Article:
In reply to a few questions on my French Bloggs I thought that I would try and explain the situation as I understand it. bear in mind I'm not a lawyer, and have no 'authority' here that said I would say that two distinct situations present themselves.
Either wild camping is explicitly forbidden (notice-boards, or the mere fact of being in a protected area e.g. nature park or reserve) in which case one must have a very good reason:
-- Explicit authorization of a land owner (insofar as the permission does not contradict the protection of the site/park)
-- Zone expressly dedicated to camping (often with signposts, sometimes with a fee, eg the bivvy in the Ardeche)
-- An emergency (bivouac tolerated, from sunset to sunrise, for one night at the same place, with minimal equipment, if more than one hour from an inhabited zone, road, or the limit of a protected area.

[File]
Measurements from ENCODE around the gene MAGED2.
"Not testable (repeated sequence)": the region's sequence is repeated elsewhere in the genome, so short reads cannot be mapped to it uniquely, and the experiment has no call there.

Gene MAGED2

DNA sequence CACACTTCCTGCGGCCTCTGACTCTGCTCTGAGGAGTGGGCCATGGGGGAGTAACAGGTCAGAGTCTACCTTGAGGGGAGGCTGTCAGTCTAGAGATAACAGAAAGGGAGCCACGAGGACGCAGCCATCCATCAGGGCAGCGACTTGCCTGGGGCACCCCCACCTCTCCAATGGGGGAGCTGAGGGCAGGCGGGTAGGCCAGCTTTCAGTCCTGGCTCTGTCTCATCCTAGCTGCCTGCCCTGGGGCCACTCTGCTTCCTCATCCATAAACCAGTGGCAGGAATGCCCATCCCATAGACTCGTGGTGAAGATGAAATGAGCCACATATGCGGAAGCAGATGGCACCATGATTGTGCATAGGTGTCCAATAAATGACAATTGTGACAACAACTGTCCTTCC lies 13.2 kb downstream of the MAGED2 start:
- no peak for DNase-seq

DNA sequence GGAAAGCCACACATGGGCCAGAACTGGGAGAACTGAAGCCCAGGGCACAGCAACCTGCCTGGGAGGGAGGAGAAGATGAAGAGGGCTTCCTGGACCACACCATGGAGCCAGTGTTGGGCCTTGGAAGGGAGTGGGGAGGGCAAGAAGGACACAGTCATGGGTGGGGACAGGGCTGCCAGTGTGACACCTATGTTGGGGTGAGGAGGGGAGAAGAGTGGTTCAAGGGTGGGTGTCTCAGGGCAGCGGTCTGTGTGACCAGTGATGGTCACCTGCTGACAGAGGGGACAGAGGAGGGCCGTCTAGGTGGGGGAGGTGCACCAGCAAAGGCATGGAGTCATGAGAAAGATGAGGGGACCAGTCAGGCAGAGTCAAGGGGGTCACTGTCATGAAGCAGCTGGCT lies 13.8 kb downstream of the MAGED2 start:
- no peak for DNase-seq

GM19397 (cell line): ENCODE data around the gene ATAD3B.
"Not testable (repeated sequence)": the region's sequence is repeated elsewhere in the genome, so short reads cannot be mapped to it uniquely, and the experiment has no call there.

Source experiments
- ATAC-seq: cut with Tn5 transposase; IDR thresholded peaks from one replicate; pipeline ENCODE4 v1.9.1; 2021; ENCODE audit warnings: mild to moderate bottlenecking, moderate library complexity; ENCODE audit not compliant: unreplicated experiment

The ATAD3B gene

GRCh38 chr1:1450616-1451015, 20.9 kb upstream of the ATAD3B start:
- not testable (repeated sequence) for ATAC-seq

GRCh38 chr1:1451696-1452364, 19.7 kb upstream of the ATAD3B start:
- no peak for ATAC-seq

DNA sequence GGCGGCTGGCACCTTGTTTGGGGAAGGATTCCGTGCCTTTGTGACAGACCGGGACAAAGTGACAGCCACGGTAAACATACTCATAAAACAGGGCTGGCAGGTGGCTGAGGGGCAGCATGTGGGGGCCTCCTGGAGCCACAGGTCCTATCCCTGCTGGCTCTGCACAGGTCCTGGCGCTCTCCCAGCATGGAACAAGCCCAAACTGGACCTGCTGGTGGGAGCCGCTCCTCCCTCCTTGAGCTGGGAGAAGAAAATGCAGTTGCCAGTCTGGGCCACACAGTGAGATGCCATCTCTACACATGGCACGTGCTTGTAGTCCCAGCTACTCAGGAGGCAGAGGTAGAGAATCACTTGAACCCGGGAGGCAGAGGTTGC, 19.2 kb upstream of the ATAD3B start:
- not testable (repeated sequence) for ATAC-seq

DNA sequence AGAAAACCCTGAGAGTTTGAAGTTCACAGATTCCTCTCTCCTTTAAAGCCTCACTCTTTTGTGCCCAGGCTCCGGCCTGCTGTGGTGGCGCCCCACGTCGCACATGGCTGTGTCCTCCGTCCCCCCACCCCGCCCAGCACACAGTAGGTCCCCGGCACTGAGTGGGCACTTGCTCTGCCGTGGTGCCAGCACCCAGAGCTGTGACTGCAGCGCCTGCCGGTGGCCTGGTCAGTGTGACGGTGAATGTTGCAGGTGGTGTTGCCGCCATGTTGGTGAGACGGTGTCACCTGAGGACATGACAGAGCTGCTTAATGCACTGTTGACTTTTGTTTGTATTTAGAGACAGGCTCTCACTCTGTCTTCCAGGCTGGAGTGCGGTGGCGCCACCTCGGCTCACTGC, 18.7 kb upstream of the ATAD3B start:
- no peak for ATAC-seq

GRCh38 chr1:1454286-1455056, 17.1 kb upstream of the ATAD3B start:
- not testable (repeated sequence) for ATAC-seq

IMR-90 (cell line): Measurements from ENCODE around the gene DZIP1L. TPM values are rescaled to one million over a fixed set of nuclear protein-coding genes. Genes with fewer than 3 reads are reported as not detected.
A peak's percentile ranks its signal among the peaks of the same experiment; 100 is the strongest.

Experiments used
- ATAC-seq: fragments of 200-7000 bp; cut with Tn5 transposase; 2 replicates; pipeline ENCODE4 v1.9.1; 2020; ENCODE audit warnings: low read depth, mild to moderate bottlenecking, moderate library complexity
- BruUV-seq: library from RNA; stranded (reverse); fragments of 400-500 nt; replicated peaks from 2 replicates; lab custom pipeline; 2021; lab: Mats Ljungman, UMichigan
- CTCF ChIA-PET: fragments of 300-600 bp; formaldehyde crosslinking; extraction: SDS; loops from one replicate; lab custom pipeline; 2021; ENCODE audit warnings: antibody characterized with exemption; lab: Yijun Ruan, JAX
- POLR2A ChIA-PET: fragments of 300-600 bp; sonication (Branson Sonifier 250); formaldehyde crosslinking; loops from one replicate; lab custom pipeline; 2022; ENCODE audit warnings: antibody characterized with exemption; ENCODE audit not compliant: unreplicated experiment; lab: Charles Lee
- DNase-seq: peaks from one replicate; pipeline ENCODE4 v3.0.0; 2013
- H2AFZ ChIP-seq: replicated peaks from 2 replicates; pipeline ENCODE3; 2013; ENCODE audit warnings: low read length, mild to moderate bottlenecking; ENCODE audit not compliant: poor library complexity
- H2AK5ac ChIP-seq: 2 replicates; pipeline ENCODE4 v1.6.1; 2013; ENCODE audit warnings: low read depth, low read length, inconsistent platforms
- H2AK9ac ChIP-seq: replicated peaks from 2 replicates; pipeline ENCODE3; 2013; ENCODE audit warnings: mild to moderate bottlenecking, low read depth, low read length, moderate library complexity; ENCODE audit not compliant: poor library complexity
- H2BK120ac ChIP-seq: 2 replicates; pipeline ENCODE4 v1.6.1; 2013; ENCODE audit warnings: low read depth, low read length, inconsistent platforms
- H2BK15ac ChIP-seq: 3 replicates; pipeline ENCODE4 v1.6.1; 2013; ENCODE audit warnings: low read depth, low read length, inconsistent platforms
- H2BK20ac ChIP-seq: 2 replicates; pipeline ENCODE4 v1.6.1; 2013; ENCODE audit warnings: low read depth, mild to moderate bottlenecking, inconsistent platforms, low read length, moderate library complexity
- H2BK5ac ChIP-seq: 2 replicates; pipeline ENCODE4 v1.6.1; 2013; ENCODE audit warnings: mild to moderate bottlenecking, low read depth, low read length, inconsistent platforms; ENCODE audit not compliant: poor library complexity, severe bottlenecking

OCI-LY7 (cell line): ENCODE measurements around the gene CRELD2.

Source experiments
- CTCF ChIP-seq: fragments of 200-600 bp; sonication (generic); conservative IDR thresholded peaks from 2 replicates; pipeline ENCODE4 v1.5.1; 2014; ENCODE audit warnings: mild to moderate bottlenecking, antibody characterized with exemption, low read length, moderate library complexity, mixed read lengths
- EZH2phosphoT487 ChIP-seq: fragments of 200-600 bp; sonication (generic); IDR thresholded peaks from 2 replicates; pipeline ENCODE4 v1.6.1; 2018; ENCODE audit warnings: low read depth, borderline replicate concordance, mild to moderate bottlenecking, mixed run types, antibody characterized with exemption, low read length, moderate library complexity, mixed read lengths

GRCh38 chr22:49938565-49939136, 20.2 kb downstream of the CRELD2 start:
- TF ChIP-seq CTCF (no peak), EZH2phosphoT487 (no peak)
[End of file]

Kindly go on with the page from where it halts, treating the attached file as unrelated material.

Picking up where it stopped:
Wild camping is relatively "tolerated" under certain basic conditions:
-- Permission of the owner. Make an effort to find the farmer and ask.
-- No inconvenience to the people of the area, the wildlife and flowers (eg avoid tourist areas or areas having any specific interest).
-- There is a general tolerance for an overnight bivouac (= a night.)
I have been doing this in France for some years, mainly when fishing or climbing. Here are some straight forward tips
-- Always keep quiet, find a quiet place, avoid busy roadsides ...
-- Keep it simple, no tables, chairs, brollies, i.e. not a gypsy camp (no offence intended)
-- Fire: Many areas have specific fire bans, many land owners are extremly sensitive about this. Whilst it is nice to sit around a crackling fire it may be better to use the camping gaz alternative.
-- Find your own place, Don't use somewhere obvious, veiw points, car parks, or places where others are wild camping
-- Leave absolutely no traces of your visit.
-- Lastly if challenged by the owner or 'les flics = Police' Stay polite, plenty of yes sirs no sirs three bag full sirs, and in my experience (only a couple of times) they have been fine about the overnight, when I made clear that I was moving on in the morning.